Over at his Substack, Noah Smith has a pretty bullish take on India, Here…comes…INDIA!!!:
The United Nations estimates that India has now surpassed China as the world’s most populous country — or, as we colloquially say, the world’s “largest” country.
Obviously, crossing this threshold doesn’t mean much in practical terms. Being a tiny bit bigger than China doesn’t really change anything, and India has just about as many people as it did a year ago. But the flurry of news stories accompanying the event is a wake-up call for the world: India has arrived on the world stage, in a big way.
What does that mean? Well, a whole lot of stuff. More stuff than I can summarize or even mention in a single blog post. There was a quote attributed to Napoleon two centuries ago: “Let China sleep, for when she wakes, she will shake the world.” Well, China did wake up, and the world has been shaken. The whole economic landscape of the planet, the geopolitical balance of power, and even the Earth’s environment have been irrevocably changed in the last three decades by the addition of 1.4 billion human beings to the ranks of the (more or less) developed world. Now India brings another 1.4 billion, eager to join those ranks. Get used to seeing a lot more graphs with this basic format…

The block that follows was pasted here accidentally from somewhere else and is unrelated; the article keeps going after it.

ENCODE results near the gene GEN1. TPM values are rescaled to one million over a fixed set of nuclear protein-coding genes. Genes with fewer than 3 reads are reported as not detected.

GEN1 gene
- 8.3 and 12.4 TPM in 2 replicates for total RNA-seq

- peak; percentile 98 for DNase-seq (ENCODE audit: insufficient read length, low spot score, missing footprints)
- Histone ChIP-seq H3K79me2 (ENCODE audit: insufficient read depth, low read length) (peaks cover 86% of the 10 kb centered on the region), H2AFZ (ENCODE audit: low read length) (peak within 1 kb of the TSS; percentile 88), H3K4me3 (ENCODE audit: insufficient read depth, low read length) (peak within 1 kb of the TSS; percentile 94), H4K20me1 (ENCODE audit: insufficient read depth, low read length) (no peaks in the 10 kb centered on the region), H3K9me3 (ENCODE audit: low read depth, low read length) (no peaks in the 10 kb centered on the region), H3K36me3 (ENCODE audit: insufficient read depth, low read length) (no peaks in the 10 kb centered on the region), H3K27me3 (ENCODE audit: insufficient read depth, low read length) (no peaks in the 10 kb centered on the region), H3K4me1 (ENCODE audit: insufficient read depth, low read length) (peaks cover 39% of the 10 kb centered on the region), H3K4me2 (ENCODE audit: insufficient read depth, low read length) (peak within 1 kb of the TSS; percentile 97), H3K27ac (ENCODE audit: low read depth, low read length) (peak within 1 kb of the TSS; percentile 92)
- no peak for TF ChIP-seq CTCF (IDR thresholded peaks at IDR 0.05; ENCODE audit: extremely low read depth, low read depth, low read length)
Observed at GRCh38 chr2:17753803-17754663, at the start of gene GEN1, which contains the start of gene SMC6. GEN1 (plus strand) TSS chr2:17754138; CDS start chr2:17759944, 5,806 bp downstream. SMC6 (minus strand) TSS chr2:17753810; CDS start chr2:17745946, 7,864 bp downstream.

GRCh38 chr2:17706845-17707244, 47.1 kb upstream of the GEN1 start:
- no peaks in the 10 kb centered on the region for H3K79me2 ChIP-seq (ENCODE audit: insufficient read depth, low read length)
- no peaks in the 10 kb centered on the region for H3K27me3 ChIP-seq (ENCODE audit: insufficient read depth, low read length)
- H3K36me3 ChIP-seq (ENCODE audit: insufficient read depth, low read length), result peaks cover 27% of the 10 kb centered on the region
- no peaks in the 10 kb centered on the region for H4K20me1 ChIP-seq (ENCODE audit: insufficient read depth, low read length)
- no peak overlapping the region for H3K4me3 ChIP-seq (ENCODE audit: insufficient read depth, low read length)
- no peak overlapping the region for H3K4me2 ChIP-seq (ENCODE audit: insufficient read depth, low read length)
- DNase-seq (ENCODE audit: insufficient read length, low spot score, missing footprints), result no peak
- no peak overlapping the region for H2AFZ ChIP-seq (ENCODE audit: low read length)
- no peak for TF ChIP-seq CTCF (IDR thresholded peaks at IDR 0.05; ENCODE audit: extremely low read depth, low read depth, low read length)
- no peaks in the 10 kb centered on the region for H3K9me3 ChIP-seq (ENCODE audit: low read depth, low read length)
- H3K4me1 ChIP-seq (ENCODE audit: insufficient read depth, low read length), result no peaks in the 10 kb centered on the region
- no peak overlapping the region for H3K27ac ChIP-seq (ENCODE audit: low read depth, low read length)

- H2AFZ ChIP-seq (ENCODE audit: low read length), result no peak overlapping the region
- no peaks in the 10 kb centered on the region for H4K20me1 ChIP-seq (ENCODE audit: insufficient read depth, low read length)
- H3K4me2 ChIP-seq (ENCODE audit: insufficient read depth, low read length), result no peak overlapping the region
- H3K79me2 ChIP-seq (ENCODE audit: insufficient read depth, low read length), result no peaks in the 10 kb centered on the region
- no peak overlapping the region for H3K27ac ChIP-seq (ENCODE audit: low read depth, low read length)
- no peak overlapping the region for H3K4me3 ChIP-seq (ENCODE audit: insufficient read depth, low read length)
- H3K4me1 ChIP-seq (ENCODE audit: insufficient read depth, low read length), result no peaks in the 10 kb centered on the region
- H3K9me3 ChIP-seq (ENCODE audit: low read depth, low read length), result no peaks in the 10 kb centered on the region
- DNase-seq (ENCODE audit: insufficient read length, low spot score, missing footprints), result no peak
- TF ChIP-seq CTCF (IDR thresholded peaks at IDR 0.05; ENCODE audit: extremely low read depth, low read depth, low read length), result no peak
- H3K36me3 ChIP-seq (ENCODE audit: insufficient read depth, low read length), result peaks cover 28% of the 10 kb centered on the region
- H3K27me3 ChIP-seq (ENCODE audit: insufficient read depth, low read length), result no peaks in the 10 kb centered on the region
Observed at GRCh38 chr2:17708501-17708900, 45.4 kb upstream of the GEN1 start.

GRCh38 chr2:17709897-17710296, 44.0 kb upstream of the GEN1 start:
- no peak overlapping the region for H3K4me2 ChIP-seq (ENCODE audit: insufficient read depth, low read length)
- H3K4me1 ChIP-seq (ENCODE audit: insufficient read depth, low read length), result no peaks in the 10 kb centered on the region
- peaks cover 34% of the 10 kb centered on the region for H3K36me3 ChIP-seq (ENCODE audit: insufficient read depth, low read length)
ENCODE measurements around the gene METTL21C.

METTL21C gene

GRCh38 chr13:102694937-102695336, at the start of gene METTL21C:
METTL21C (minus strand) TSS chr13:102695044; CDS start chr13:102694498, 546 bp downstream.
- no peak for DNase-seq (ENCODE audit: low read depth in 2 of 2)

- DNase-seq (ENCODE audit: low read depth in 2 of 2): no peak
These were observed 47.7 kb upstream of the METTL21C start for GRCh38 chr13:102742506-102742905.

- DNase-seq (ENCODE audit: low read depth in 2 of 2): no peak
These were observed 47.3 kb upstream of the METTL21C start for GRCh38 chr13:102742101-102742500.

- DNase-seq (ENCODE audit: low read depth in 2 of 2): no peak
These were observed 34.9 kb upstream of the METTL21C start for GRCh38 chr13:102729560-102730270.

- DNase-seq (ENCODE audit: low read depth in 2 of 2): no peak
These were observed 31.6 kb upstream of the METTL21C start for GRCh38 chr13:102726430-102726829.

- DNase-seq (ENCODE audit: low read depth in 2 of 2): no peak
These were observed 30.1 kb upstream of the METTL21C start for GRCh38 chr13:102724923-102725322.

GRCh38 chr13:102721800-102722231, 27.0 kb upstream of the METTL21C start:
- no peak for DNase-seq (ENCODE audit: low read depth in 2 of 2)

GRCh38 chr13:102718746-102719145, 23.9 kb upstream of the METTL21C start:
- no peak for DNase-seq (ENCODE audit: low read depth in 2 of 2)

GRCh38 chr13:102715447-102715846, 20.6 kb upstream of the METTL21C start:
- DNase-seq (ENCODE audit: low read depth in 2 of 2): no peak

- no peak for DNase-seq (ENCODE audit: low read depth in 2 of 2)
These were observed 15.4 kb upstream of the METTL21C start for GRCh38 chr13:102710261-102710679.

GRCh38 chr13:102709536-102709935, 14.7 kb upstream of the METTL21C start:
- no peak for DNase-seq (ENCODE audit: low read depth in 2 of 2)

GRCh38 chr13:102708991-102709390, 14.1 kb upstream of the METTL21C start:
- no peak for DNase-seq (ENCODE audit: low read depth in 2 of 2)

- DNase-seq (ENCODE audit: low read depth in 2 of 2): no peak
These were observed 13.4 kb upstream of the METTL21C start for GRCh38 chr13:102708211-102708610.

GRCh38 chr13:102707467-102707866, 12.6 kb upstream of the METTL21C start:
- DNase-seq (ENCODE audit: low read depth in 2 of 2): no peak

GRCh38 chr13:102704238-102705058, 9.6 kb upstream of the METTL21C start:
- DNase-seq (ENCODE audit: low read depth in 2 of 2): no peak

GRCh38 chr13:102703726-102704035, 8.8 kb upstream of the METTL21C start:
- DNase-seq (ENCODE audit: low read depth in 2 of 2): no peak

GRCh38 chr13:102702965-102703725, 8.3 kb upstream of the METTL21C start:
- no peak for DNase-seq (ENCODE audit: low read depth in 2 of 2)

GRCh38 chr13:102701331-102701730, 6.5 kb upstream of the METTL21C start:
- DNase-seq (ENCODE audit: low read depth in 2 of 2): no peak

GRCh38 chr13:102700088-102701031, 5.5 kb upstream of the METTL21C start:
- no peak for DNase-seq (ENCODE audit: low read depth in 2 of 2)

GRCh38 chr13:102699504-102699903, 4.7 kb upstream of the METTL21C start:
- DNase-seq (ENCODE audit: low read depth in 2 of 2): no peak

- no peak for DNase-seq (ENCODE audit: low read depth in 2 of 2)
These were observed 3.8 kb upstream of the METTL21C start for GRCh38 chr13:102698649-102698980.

It’s a long post, but I think the major takeaway from the viewpoint of an economist is agglomeration. The co-location of producers and consumers and resources at such massive scale nations like China, India and the USA, result in a level of synergistic economic growth and power that smaller nations cannot match structurally. This is probably one reason that Britain punches below its weight vis-a-vis the US, it cannot scale.
But Smith is aware of human capital concerns, and this is probably the a signifier of the number one issue: Worthless Degrees Are Creating an Unemployable Generation in India. Fake credentialing just means firms will have to re-train or do their own intake (the obsession with credentialing shows up in funny ways on even on this blog; I don’t care what your credential is if you are a moron, something is common-sense to Americans working in tech).
Another issue that is focused on in the post is that India needs to focus on productivity growth through manufacturing. I actually thought a bit about India when I read this long and excellent piece in Palladium on the century-long failure of the British ruling-class on updating their nation for the 20th century.